So long cotton: why we’ll all soon be wearing mushroom leather, seaweed yarn and orange-peel silk

It would appear that our collective greenwash antennae is more prominent than ever.

With a surplus of brands, companies and prominent public figures declaring their eco-affinity, often it can be daunting to know who to believe, or what to look for when filtering through the minutiae.

But increasingly, there is a raft of brands – with Stella McCartney leading the way – which are letting their clothes make their planet-friendly declaration for them, by opting for sustainable materials in place of non-biodegradable fabrics.

Because in a world where our food can be grown in labs, so too can the materials which clothe us.

“The idea that you grow as much as you need and when the garment comes to its end of life it can biodegrade without harming the environment is the way forward for fashion – zero waste is the aim,” explains Dana Thomas, author of Fashionopolis: The Price of Fast Fashion & the Future of Clothes.

Below, we run through the pioneering, eco-friendly methods brands are using to create sustainable alternatives to water-wasting materials like cotton. 


It turns out that this season’s hottest trend can be vegan, too.

And with the vegan-leather industry reportedly set to reach $85 billion by 2025, it would seem that brands are cashing in on sustainable alternatives.

New York-based company Modern Meadow, is in the midst of developing cutting-edge animal-free ‘leather’ called Zoa™.

The creation of Zoa™ (Modern Meadow)

Zoa™ is made by fermenting yeast, which creates a collagen-like protein and can then be made into a biodegradable, leather-look material.

Elsewhere in the leather-alternative arena is the innovative pineapple-leaf leather, which H&M’s latest Conscious Exclusive collection incorporated – and which was part of the reason the brand was recognised with a PETA Progress Award earlier this year.

Piñatex is the company behind the innovative pineapple-leaf leather. It’s made by taking the fibres from pineapple leaves and crafting them in to a non-woven mesh, which forms the basis of Piñatex and is then finessed and manipulated to create a leather-like texture.

In a similar vein, Mylo™ is a type of mushroom leather derived from a substance called Mycelium, which is essentially a mass of cells on root structure of mushrooms.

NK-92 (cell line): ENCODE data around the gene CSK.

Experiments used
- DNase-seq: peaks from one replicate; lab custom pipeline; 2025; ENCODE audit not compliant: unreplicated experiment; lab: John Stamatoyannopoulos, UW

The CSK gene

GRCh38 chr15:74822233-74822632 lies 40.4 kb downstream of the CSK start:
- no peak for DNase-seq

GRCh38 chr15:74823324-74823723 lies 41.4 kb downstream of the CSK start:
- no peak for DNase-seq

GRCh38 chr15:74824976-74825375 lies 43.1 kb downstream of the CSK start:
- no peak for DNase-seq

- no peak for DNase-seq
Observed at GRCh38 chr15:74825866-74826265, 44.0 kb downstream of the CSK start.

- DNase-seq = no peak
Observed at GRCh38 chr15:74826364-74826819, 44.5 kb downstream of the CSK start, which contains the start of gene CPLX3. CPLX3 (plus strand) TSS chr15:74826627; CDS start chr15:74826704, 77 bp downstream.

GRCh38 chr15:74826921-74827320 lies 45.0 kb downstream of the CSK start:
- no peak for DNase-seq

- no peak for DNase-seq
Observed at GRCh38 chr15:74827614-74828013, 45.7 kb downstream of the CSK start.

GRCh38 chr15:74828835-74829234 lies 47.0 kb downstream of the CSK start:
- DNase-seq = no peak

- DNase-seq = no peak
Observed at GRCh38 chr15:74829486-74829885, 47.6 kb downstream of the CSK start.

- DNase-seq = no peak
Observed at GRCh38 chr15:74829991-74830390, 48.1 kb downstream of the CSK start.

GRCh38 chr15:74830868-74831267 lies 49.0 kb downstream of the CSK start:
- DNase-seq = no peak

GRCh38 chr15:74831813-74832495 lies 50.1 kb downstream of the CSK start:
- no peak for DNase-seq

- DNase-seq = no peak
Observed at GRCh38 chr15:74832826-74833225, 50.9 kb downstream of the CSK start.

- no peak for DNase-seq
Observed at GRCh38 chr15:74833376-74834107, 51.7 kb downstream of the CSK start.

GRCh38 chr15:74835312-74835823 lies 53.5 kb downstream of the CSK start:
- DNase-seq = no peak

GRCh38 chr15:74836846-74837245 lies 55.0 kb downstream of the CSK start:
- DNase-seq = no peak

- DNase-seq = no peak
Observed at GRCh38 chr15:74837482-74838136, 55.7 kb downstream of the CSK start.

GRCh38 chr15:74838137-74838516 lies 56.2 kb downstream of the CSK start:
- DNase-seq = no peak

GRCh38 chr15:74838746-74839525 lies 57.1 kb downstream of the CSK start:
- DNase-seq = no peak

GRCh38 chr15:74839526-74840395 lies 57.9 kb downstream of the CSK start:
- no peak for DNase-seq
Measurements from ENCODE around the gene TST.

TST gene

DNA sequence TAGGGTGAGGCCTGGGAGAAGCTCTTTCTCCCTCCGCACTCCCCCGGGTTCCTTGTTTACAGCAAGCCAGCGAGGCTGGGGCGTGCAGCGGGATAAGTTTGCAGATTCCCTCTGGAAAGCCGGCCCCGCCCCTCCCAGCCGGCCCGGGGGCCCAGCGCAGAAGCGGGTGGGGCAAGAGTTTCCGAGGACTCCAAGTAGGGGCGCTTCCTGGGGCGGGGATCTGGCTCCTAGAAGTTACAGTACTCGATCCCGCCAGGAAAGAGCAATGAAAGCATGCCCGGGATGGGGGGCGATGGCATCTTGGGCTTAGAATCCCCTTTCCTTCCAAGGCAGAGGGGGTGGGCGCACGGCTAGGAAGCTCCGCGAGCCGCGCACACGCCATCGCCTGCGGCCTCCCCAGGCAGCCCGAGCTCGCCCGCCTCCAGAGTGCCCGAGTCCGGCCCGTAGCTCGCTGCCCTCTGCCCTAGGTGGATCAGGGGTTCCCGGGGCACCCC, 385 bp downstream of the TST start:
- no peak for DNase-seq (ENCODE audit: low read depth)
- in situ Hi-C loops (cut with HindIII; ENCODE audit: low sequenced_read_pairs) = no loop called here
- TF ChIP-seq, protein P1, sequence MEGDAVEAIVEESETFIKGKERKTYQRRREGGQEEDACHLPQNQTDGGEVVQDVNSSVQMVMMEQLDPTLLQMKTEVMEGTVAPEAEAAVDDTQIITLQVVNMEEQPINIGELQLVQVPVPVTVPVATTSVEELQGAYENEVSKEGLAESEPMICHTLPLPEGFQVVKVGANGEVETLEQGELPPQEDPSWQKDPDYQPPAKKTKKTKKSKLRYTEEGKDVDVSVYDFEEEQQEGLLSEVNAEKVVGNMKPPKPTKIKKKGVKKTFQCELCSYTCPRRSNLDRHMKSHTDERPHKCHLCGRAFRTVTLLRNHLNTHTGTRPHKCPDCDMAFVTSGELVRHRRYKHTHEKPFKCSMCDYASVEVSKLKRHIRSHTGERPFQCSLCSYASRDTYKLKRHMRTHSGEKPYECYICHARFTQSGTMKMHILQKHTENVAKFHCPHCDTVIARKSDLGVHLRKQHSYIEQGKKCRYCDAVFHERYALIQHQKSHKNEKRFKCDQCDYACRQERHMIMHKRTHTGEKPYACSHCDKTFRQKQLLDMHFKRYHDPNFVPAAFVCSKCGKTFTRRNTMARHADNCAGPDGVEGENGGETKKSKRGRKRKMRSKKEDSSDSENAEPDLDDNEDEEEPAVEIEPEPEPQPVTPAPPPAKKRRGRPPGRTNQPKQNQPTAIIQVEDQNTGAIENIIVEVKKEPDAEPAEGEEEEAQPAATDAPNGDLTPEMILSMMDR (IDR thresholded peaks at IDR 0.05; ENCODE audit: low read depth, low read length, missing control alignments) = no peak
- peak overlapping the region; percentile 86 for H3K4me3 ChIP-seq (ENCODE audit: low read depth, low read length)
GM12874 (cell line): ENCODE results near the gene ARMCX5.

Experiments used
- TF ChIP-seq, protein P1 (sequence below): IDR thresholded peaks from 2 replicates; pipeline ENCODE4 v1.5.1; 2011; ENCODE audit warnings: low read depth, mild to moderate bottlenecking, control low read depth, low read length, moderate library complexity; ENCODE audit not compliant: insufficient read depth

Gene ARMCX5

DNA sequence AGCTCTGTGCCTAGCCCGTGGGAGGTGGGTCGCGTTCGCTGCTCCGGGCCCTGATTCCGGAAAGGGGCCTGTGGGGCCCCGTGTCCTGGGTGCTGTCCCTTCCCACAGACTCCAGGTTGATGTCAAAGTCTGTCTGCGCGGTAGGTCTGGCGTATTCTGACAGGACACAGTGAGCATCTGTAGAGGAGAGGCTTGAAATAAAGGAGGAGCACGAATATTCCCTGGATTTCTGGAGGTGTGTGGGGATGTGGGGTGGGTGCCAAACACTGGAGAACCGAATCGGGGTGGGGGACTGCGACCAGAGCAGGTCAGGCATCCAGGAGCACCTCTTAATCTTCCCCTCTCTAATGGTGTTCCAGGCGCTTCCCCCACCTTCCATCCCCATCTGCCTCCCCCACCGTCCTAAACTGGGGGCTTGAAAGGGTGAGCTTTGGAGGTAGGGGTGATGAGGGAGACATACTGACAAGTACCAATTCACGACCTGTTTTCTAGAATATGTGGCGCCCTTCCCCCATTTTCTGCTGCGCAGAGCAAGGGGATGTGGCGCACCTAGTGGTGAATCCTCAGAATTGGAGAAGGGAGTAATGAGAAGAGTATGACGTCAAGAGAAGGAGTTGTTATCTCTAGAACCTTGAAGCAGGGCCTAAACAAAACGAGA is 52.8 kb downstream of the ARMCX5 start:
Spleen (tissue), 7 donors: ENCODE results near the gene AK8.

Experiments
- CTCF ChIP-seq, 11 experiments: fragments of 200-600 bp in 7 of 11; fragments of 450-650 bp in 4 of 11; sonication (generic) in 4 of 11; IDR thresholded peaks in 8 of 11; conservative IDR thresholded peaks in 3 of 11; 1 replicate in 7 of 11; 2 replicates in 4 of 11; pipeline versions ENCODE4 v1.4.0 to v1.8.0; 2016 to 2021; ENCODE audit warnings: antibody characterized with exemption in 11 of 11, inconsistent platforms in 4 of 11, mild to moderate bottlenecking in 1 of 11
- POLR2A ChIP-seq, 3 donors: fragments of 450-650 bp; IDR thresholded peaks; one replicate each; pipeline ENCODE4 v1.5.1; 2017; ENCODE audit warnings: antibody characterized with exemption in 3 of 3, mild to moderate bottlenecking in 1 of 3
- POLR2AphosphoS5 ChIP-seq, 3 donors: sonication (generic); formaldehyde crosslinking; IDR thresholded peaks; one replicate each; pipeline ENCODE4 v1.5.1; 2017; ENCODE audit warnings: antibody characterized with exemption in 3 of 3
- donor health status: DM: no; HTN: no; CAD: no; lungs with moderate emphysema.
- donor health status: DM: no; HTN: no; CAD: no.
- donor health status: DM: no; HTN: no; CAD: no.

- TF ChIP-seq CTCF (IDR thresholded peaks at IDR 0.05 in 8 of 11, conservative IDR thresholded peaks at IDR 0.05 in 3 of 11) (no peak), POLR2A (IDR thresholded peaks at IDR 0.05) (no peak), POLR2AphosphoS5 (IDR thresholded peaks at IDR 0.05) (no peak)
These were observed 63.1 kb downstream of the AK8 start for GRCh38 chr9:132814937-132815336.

The cells are grown in bulk, along with additional nutrients, and then compressed, tanned and dyed to form Mylo™ – which has been used by queen of green Stella McCartney.

And, because it’s comprised of organic matter, it is also completely biodegradable and non-toxic, too. 


As we approach the season of the festive slip, it may do us (and the planet) some good to consider where silk comes from.

H&M’s Conscious Exclusive collection used silk derived from orange-peel in its award-winning range.

Italian fashion graduates Adriana Santanocito and Enrica Arena founded the start-up Orange Fiber, which produces the world’s first material made entirely from citrus juice by-products.

The by-products are repurposed to form a silk-like cellulose yarn that can blend with other materials and mimics the slippery texture of silk. 

Stella McCartney and Bolt Threads CEO Dan Widmaier with the pieces from their collaboration (Stella McCartney)

Similarly, San Francisco-based brand Bolt Threads innovated the creation of spider silk (made by scientists, not spiders FYI) in 2012 and since then has collaborated with both Patagonia and Stella McCartney.

The vegan material, also referred to as Microsilk, was created by the team of scientists at Bolt Threads after they studied how spiders make silk and replicated the process using DNA samples similar to that of arachnids.


The dyeing industry has a huge water issue: the annual clothing volume for the UK alone requires over 20 billion litres of water to dye.

According to the World Bank, textile dyeing accounts for around 20 per cent of global industrial water pollution.

Colorifix is a Cambridge-based company looking to tackle this by growing dyes in labs – it’s the first company to create a commercial biological dyeing process.

Colorifix, which was founded in 2016, uses its team of scientists to mimic the DNA of synthetic dyes, which they use to grow and transfer colour on lab-developed microorganisms. 


With a clear view on the future, New York-based brand AlgiKnit Inc. is a biomaterials company which has developed yarn derived from kelp which grows in cold coastal waters primarily in the Northern Hemisphere.

They were shortlisted for the LVMH Innovation Award last year, and it’s clear to see why: seaweed yarn is entirely biodegradable but mimics the texture and characteristics of cotton.

And the cool kids on the block are – pardon the pun – cottoning on. Pharrell’s favourite ethical brand, Pangaia Justin Bieber is also a fan of the brand – specialises in producing minimal clothing from lab-grown textiles with the aim of “accelerating the world’s transition to responsible production and consumption.”

It primarily uses yarn derived from kelp to design the slick pieces while the brand’s puffer jackets reject animal down entirely, and have instead adopted an entirely innovative and vegan alternative: fluff made entirely from dried wild flowers.


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